SCHOLARSHIP UNIVERSE

Phi Theta Kappa Award

Additionally, students at Chandler are eligible for the Phi Theta Kappa Award.  This competitive, consideration-based scholarship for top community college transfer students with a minimum 3.5 recalculated cumulative college GPA, have completed at least 36 units, and are members in good standing with Phi Theta Kappa for at least one year at the time of your UA application. The award is $5,000 per academic year for AZ residents.

Transfer Student Scholarships

The University of Arizona offers annual scholarships in variable amounts to transfer students from community colleges who demonstrate exceptional academic performance. The Transfer Tuition Award is $2,500-3,000 per academic year for AZ residents.  Students must have a minimum of 3.0 recalculated cumulative college GPA for Arizona residents or 3.5 for non-residents and no more than 80 credit hours to qualify for consideration. You do not need to file a separate scholarship application. All students who submit a complete application for admission to the University of Arizona North Valley will be included in the scholarship pool. The selected students will receive a letter of award. It is recommended that students apply by March 1st.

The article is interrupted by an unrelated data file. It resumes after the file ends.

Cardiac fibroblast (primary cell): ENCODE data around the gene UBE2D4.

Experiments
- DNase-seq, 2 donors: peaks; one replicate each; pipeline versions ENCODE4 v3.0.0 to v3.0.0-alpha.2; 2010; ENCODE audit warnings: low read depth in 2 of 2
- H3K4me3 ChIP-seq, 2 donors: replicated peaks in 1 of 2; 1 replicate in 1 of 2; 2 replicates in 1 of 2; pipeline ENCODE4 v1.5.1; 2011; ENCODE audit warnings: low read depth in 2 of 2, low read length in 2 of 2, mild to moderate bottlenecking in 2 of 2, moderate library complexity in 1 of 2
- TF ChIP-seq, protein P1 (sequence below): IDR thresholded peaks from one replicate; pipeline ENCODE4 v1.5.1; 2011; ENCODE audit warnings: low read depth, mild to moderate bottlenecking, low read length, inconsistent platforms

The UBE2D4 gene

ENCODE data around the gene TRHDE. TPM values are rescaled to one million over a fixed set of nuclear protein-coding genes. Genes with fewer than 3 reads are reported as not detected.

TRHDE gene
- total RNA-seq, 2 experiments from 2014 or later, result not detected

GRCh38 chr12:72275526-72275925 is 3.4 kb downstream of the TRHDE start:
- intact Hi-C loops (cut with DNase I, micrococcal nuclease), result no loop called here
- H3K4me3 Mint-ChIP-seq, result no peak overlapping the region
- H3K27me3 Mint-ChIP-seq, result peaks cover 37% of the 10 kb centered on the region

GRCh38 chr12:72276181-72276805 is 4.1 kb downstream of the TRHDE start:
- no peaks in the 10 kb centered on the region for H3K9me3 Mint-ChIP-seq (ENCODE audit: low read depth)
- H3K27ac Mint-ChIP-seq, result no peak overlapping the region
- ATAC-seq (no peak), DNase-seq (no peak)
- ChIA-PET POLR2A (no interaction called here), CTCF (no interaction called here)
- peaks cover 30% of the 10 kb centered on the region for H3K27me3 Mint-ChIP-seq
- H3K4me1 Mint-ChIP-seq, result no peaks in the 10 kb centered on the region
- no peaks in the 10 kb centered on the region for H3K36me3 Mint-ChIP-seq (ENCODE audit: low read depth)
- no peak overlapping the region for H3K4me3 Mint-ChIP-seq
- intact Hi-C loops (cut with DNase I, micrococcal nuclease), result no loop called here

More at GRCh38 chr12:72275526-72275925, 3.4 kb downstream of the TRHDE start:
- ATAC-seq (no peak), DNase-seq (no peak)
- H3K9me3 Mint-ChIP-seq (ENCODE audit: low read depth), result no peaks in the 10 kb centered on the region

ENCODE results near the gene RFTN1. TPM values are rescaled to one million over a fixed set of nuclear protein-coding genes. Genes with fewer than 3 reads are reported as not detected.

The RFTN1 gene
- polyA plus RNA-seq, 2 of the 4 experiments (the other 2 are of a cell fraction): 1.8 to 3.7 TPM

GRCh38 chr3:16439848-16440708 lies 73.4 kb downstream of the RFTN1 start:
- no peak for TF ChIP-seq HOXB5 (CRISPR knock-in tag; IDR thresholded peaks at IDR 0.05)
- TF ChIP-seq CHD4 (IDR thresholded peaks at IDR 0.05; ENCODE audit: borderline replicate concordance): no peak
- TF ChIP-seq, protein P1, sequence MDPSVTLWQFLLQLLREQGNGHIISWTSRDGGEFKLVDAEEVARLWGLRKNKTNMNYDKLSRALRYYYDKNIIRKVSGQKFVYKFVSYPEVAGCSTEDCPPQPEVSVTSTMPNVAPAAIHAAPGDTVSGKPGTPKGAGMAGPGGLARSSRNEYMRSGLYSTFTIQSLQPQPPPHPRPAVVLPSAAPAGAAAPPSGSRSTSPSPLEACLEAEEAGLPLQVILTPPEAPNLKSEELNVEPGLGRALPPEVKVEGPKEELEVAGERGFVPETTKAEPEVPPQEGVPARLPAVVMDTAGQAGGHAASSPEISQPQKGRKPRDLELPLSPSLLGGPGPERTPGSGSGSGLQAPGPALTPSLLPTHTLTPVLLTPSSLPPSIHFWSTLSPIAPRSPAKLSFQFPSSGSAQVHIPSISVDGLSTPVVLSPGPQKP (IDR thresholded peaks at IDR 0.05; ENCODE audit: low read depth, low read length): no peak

Fall 2022 Enrollment Options  

To read descriptions of the courses, look in the general catalog: https://catalog.arizona.edu/courses

  • Regular session: 8/22/22--12/07/2022
    • Final Examinations: 12/9-12/15/2022
  • 7 week 1 session:  8/22/22--10/12/2022
  • 7 week 2 session: 10/13/22--12/07/2022 

Distance IDS synchronous courses: Students' class schedules must include courses from this category. The proportion depends on the total number of credits taken during the semester.